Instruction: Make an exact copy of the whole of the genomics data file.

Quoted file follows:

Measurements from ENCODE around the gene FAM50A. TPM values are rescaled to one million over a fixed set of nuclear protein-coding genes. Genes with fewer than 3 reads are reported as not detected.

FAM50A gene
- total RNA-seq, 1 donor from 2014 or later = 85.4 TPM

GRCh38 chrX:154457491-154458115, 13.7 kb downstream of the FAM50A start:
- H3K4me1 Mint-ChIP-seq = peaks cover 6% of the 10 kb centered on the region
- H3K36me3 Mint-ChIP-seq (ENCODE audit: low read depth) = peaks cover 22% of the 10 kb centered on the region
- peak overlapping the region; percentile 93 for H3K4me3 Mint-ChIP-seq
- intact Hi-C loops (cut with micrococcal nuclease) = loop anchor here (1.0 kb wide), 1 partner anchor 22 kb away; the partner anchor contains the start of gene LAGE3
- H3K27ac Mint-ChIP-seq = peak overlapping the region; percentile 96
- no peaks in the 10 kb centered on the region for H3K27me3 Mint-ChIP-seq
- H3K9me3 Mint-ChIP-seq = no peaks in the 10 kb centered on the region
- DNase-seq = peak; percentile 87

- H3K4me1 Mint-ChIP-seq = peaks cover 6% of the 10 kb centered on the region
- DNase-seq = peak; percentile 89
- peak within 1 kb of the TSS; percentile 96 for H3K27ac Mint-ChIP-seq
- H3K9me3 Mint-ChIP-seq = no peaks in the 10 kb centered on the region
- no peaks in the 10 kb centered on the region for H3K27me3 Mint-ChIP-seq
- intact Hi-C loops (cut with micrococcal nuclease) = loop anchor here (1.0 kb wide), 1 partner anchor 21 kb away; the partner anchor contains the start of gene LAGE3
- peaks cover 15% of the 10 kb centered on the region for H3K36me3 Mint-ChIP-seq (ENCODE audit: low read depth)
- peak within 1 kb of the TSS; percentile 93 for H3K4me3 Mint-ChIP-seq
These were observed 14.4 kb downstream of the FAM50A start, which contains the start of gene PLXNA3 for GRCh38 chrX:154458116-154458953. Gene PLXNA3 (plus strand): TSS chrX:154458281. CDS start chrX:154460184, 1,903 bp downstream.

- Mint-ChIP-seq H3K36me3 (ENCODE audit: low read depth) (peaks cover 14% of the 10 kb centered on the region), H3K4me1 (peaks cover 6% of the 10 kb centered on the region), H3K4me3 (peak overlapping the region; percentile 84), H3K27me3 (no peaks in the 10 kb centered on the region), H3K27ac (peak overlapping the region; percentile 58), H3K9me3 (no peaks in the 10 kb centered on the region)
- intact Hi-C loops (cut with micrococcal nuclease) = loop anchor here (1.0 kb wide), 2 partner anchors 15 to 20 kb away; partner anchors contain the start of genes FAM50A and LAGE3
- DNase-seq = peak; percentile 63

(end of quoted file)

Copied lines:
Measurements from ENCODE around the gene FAM50A. TPM values are rescaled to one million over a fixed set of nuclear protein-coding genes. Genes with fewer than 3 reads are reported as not detected.

FAM50A gene
- total RNA-seq, 1 donor from 2014 or later = 85.4 TPM

GRCh38 chrX:154457491-154458115, 13.7 kb downstream of the FAM50A start:
- H3K4me1 Mint-ChIP-seq = peaks cover 6% of the 10 kb centered on the region
- H3K36me3 Mint-ChIP-seq (ENCODE audit: low read depth) = peaks cover 22% of the 10 kb centered on the region
- peak overlapping the region; percentile 93 for H3K4me3 Mint-ChIP-seq
- intact Hi-C loops (cut with micrococcal nuclease) = loop anchor here (1.0 kb wide), 1 partner anchor 22 kb away; the partner anchor contains the start of gene LAGE3
- H3K27ac Mint-ChIP-seq = peak overlapping the region; percentile 96
- no peaks in the 10 kb centered on the region for H3K27me3 Mint-ChIP-seq
- H3K9me3 Mint-ChIP-seq = no peaks in the 10 kb centered on the region
- DNase-seq = peak; percentile 87

- H3K4me1 Mint-ChIP-seq = peaks cover 6% of the 10 kb centered on the region
- DNase-seq = peak; percentile 89
- peak within 1 kb of the TSS; percentile 96 for H3K27ac Mint-ChIP-seq
- H3K9me3 Mint-ChIP-seq = no peaks in the 10 kb centered on the region
- no peaks in the 10 kb centered on the region for H3K27me3 Mint-ChIP-seq
- intact Hi-C loops (cut with micrococcal nuclease) = loop anchor here (1.0 kb wide), 1 partner anchor 21 kb away; the partner anchor contains the start of gene LAGE3
- peaks cover 15% of the 10 kb centered on the region for H3K36me3 Mint-ChIP-seq (ENCODE audit: low read depth)
- peak within 1 kb of the TSS; percentile 93 for H3K4me3 Mint-ChIP-seq
These were observed 14.4 kb downstream of the FAM50A start, which contains the start of gene PLXNA3 for GRCh38 chrX:154458116-154458953. Gene PLXNA3 (plus strand): TSS chrX:154458281. CDS start chrX:154460184, 1,903 bp downstream.

- Mint-ChIP-seq H3K36me3 (ENCODE audit: low read depth) (peaks cover 14% of the 10 kb centered on the region), H3K4me1 (peaks cover 6% of the 10 kb centered on the region), H3K4me3 (peak overlapping the region; percentile 84), H3K27me3 (no peaks in the 10 kb centered on the region), H3K27ac (peak overlapping the region; percentile 58), H3K9me3 (no peaks in the 10 kb centered on the region)
- intact Hi-C loops (cut with micrococcal nuclease) = loop anchor here (1.0 kb wide), 2 partner anchors 15 to 20 kb away; partner anchors contain the start of genes FAM50A and LAGE3
- DNase-seq = peak; percentile 63